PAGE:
Fractional differential equations have recently proved to be valuable tools in the modeling of many phenomena in various fields of engineering, physics, and economics. Indeed, we can find numerous applications in viscoelasticity, electrochemistry, control, porous media, electromagnetic, and so forth; see [1927] for example. As a consequence there was an intensive development of the theory of differential equations of fractional order. One can see the monographs of Kilbas et al. [28] and Podlubny [29] and the references therein. The definitions of Riemann-Liouville fractional derivatives or integrals with initial conditions are strong tools to resolve some fractional differential problems in the real world. Heymans and Podlubny [30] have verified that it was possible to attribute physical meaning to initial conditions expressed in terms of Riemann-Liouville fractional derivatives or integrals, and such initial conditions are more appropriate than physically interpretable initial conditions. Furthermore, they have investigated that the impulse response with Riemann-Liouville fractional derivatives was seldom used in the fields of physics, such as viscoelasticity. In recent years, many authors [18, 27, 31] were devoted to mild solutions to fractional evolution equations with Caputo fractional derivative, and there have been a lot of interesting works. As for the study of the fractional differential systems with Caputo fractional derivative, we can refer to [27, 31, 32] for the existence results. Its approximate controllability was considered in [9, 1316]. The approximate controllability of Caputo fractional inclusion systems has been investigated by [10]. We know that differential inclusions are strong tools to solve some problems in various fields of engineering, physics, and optimal control; see [10, 3235]. However, the approximate controllability for the impulsive fractional differential evolution inclusion with Riemann-Liouville fractional derivatives is still an untreated topic in the literature.

Motivated by the above work, in this paper, we consider the following system: where and denotes the Riemann-Liouville fractional derivative of order with the lower limit zero. is a nonempty, bounded, closed, and convex multivalued map. is the infinitesimal generator of a -semigroup () on a Banach space . , , , and denote the right and the left limits of at , . The control function takes value in , , and is a Banach space; is a linear operator from to .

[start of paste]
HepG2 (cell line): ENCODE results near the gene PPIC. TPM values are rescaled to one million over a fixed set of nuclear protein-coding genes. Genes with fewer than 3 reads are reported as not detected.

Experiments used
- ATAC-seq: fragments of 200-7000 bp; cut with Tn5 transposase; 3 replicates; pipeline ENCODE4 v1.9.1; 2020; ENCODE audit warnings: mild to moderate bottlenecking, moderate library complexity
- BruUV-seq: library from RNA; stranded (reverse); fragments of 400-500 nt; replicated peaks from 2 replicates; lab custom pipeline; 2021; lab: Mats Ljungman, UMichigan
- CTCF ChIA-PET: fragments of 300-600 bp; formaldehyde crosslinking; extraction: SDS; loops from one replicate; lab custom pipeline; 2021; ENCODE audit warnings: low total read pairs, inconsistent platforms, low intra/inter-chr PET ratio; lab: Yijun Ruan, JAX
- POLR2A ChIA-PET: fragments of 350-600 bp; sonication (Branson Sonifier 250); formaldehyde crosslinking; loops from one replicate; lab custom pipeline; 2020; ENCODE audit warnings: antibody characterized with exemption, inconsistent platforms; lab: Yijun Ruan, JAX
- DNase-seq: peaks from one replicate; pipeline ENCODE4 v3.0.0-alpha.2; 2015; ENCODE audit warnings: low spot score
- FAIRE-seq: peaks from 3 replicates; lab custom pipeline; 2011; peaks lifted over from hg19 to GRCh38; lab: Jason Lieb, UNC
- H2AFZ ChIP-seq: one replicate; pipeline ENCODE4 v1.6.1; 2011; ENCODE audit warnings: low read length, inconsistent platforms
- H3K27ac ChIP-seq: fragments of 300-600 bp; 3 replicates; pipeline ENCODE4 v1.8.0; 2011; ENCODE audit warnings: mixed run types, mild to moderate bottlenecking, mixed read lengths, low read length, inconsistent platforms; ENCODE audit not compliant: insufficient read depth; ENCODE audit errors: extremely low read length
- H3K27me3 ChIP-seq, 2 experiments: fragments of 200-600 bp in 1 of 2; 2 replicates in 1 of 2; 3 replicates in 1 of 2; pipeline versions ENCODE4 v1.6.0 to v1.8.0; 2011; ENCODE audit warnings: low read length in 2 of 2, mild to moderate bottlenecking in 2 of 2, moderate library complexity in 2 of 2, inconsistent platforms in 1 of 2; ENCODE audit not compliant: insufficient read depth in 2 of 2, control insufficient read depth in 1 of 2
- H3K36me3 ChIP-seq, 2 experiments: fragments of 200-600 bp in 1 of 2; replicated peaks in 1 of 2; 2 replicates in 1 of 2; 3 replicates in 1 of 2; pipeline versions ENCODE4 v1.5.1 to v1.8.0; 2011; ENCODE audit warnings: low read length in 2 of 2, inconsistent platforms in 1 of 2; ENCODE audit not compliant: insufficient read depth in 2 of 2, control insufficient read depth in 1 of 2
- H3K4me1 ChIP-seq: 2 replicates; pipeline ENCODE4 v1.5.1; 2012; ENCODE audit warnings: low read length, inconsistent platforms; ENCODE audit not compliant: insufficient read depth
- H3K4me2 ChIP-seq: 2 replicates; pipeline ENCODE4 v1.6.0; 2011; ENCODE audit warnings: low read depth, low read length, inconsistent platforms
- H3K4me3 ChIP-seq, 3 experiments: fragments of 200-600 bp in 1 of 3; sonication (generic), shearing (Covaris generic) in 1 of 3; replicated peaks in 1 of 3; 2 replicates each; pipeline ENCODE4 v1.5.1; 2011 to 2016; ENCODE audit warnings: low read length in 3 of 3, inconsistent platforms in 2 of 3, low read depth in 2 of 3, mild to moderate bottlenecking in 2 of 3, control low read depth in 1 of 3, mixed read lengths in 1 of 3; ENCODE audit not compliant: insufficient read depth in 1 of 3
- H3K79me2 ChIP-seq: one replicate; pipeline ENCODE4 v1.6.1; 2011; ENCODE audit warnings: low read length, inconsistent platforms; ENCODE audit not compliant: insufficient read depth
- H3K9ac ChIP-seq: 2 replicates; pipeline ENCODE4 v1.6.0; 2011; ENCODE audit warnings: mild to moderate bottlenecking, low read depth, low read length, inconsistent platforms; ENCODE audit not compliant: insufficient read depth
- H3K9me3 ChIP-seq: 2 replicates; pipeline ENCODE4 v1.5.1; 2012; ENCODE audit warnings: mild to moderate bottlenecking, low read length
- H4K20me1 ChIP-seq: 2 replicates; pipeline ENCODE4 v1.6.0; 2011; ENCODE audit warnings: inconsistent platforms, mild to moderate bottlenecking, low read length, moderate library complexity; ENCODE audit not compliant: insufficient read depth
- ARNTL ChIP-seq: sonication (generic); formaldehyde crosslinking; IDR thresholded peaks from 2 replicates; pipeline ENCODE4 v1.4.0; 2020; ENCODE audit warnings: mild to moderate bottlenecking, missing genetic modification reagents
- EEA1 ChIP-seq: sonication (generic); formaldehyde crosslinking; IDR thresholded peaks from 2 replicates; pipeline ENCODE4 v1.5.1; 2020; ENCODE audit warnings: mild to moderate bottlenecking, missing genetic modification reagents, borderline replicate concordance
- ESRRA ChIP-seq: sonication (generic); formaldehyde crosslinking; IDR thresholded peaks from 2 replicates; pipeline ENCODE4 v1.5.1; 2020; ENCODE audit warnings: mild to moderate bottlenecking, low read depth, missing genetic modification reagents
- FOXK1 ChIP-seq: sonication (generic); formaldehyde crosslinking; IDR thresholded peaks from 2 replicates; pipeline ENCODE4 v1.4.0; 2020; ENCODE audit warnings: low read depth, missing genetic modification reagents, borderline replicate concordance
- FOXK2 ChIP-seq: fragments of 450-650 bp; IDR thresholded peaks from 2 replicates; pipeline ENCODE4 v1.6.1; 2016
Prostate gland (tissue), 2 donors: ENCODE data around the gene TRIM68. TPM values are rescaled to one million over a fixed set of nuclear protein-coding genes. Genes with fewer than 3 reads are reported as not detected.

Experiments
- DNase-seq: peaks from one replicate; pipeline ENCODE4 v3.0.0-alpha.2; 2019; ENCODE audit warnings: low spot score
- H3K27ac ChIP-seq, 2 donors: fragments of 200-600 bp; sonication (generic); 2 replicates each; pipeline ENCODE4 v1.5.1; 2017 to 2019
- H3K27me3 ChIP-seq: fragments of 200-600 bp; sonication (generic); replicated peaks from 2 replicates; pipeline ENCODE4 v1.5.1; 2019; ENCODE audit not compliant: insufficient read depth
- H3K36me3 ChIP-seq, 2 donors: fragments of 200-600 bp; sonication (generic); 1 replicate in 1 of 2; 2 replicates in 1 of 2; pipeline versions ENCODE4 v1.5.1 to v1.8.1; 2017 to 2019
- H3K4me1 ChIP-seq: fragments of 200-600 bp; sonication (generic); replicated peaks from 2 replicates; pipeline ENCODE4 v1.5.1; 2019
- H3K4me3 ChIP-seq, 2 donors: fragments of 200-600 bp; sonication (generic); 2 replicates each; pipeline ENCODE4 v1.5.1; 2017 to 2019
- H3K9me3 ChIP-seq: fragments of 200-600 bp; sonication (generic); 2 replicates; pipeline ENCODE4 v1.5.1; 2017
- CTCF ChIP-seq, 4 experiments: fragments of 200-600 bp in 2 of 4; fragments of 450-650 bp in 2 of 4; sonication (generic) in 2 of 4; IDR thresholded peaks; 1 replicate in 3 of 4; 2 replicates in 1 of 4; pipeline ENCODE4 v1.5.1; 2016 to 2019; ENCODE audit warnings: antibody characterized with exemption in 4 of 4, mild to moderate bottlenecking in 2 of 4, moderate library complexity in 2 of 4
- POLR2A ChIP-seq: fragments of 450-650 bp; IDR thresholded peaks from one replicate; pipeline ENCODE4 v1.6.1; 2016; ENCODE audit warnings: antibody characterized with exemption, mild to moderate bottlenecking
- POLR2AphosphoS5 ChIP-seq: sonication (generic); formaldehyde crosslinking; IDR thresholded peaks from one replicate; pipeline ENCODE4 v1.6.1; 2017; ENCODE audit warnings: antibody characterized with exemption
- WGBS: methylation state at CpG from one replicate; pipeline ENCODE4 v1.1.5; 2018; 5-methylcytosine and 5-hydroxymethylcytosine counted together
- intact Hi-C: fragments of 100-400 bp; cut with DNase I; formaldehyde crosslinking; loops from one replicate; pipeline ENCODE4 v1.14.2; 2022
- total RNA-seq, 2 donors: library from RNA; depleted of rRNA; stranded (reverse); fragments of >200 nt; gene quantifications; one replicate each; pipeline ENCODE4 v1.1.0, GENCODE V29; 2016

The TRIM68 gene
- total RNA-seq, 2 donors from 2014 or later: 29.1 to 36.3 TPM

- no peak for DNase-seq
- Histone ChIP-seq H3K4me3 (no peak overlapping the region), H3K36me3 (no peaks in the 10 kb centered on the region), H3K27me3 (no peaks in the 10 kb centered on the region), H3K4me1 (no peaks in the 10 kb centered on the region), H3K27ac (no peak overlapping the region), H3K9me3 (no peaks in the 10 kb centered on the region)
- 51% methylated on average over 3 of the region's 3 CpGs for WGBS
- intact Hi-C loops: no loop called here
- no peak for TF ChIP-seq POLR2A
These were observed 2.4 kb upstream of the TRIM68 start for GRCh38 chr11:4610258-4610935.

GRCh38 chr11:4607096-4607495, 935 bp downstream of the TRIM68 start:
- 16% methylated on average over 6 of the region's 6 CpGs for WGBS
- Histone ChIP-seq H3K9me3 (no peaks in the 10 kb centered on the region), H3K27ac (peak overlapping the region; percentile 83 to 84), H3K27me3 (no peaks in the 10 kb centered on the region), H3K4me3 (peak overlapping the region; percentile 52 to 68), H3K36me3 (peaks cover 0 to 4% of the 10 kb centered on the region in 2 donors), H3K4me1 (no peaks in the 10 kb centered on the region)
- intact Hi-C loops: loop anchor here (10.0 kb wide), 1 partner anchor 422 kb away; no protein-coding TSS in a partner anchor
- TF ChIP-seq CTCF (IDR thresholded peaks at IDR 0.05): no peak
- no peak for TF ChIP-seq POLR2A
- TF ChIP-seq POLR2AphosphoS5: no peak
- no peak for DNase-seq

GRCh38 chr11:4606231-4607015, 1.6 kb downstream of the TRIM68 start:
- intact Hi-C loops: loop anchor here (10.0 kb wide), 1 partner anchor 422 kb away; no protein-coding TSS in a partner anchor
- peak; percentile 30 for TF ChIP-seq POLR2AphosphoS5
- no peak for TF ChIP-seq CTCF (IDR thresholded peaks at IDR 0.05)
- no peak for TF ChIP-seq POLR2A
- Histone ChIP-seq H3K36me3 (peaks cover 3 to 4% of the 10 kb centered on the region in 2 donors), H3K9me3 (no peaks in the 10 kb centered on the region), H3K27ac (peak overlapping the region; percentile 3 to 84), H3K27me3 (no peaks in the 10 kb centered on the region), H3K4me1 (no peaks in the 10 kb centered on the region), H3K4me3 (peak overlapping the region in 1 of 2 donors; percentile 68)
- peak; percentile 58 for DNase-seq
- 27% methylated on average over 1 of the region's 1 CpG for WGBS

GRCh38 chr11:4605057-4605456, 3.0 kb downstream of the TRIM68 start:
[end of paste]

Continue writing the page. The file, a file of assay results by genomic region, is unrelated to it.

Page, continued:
The purpose of this paper is to provide some suitable sufficient conditions for the existence of mild solutions and approximate controllability results for the impulsive fractional abstract Cauchy problems with Riemann-Liouville fractional derivatives. The main tools used in our study are fixed point theorem, semigroup theory for multivalued maps, and the theory from fractional differential equations. The rest of this paper is organized as follows. In Section 2, we present some preliminaries to prove our main results. In Section 3, by applying some standard fixed point principles, we prove the existence of the mild solutions for semilinear fractional differential equations, and the approximate controllability of the system (4) is proved. In Section 4, we give an example to illustrate our main results.

2. Preliminaries

In this section, we introduce some basic definitions and preliminaries which are used throughout this paper. The norm of a Banach space will be denoted by . denotes the space of bounded linear operators from to . For the uniformly bounded -semigroup (), we set . Let denote the Banach space of all value continuous functions from to with the norm . Let with the norm Obviously, the space is a Banach space.

To define the mild solutions of (4), we also consider the Banach space , exist, and with , with the norm It is easily known that the space is a Banach space.